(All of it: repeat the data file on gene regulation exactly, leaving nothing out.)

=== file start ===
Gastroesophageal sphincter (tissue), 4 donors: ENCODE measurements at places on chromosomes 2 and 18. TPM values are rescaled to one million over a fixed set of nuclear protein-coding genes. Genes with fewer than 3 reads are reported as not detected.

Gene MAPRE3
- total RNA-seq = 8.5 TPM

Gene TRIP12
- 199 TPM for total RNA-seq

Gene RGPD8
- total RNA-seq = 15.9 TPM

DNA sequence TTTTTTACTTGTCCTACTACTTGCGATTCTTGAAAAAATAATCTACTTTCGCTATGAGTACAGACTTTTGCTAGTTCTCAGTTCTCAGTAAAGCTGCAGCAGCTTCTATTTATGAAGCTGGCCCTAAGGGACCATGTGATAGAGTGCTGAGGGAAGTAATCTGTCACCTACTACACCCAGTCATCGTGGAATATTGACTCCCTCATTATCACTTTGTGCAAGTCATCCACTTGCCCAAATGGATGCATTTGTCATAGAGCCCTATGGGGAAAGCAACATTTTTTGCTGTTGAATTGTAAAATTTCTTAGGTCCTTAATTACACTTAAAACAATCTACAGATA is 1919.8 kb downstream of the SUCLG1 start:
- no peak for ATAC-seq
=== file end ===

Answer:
Gastroesophageal sphincter (tissue), 4 donors: ENCODE measurements at places on chromosomes 2 and 18. TPM values are rescaled to one million over a fixed set of nuclear protein-coding genes. Genes with fewer than 3 reads are reported as not detected.

Gene MAPRE3
- total RNA-seq = 8.5 TPM

Gene TRIP12
- 199 TPM for total RNA-seq

Gene RGPD8
- total RNA-seq = 15.9 TPM

DNA sequence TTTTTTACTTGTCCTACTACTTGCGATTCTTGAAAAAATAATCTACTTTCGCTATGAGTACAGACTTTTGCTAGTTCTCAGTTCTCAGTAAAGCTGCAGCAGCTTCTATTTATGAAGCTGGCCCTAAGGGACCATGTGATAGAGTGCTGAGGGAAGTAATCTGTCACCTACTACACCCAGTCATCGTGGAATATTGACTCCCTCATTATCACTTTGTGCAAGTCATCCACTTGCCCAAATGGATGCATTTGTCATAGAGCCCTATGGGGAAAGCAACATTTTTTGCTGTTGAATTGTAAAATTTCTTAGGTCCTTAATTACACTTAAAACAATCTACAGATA is 1919.8 kb downstream of the SUCLG1 start:
- no peak for ATAC-seq